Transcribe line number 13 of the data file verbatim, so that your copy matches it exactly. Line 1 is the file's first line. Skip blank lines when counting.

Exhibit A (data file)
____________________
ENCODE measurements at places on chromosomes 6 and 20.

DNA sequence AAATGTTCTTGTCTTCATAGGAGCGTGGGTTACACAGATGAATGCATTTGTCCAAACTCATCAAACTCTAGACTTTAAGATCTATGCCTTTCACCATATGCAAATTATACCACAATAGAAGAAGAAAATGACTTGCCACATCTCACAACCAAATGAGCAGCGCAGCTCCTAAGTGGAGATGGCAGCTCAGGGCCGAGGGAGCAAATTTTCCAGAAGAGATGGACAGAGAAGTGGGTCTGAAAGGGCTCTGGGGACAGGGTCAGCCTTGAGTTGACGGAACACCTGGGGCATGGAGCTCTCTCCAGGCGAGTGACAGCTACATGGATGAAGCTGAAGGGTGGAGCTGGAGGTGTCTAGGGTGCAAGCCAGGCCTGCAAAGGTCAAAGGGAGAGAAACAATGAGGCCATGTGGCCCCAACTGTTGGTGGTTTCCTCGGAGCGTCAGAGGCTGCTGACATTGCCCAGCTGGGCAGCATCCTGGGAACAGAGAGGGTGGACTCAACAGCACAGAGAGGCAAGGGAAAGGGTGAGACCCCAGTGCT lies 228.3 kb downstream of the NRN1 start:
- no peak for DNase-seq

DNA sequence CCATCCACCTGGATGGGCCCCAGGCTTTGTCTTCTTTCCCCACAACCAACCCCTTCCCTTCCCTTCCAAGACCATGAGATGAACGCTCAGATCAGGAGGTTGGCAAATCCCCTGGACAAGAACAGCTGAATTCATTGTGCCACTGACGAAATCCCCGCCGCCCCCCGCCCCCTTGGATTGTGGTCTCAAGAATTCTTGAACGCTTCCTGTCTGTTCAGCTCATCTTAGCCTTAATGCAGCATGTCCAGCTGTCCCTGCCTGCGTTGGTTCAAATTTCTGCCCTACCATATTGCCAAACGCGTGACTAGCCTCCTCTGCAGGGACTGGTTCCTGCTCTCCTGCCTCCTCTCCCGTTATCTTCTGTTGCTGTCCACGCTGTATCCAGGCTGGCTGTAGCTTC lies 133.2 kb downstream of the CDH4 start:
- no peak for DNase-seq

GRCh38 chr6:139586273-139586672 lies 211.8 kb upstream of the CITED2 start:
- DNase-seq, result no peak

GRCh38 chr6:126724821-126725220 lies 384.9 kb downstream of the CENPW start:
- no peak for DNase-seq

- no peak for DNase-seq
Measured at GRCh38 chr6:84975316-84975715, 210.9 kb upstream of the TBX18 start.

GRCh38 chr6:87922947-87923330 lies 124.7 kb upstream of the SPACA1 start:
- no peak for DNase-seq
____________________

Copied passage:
- no peak for DNase-seq